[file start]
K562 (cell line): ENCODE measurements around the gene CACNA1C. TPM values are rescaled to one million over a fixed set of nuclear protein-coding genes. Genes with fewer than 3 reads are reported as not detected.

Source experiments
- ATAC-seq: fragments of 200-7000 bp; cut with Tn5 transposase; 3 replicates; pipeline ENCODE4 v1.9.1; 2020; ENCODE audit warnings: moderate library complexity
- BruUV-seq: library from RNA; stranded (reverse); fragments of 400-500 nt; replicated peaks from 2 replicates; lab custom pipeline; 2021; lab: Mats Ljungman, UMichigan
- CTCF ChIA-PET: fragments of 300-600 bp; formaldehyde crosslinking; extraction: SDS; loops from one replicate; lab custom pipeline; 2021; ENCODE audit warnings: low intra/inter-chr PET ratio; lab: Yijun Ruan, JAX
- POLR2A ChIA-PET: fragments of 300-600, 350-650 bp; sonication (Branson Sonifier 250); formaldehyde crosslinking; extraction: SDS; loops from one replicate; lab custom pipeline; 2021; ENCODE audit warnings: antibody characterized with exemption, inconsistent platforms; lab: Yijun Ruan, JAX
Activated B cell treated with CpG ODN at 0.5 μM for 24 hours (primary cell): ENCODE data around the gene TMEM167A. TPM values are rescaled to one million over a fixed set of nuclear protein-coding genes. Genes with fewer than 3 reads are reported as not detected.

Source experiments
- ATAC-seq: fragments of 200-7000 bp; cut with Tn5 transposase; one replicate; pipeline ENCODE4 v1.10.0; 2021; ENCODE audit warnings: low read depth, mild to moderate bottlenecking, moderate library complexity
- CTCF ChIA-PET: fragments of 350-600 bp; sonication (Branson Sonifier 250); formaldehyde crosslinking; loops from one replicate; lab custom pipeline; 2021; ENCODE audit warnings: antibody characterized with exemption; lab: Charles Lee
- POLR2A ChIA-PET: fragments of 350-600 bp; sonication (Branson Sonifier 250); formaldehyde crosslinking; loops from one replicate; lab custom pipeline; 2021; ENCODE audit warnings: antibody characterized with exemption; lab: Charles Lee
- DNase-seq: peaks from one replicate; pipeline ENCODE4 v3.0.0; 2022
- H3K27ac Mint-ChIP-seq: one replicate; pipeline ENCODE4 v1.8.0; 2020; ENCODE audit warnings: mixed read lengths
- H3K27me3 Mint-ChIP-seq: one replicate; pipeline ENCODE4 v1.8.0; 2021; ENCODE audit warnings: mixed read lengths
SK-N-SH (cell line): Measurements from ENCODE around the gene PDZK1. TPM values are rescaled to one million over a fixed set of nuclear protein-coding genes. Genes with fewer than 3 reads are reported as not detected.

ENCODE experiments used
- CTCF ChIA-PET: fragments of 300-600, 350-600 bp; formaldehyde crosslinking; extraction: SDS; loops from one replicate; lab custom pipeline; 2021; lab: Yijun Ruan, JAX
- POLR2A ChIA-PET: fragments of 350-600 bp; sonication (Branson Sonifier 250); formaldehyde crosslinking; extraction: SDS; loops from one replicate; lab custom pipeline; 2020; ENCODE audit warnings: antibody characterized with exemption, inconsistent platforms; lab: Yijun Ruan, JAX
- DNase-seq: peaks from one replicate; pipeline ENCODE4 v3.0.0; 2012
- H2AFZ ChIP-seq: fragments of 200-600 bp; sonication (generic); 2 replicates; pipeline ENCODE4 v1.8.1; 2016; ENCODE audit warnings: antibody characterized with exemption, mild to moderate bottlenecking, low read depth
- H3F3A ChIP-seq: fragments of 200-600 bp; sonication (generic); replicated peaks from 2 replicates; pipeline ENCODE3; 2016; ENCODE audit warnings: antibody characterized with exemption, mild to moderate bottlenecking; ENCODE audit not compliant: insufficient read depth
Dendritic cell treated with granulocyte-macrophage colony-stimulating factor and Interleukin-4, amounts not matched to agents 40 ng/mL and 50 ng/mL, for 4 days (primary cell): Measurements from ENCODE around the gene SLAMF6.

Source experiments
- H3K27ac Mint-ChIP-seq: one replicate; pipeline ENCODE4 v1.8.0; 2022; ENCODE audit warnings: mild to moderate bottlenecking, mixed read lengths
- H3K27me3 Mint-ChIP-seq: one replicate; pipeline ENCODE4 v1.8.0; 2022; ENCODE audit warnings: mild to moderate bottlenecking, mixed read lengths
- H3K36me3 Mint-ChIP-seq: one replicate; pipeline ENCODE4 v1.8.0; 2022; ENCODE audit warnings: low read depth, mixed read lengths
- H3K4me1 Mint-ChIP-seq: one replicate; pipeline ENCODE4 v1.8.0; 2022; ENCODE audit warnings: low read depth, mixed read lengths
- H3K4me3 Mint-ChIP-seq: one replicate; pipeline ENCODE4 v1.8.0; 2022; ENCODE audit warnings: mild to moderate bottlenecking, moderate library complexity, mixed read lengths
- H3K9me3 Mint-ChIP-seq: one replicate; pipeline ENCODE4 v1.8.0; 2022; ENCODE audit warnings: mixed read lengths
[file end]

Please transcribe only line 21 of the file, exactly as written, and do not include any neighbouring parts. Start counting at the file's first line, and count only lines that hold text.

- H3F3A ChIP-seq: fragments of 200-600 bp; sonication (generic); replicated peaks from 2 replicates; pipeline ENCODE3; 2016; ENCODE audit warnings: antibody characterized with exemption, mild to moderate bottlenecking; ENCODE audit not compliant: insufficient read depth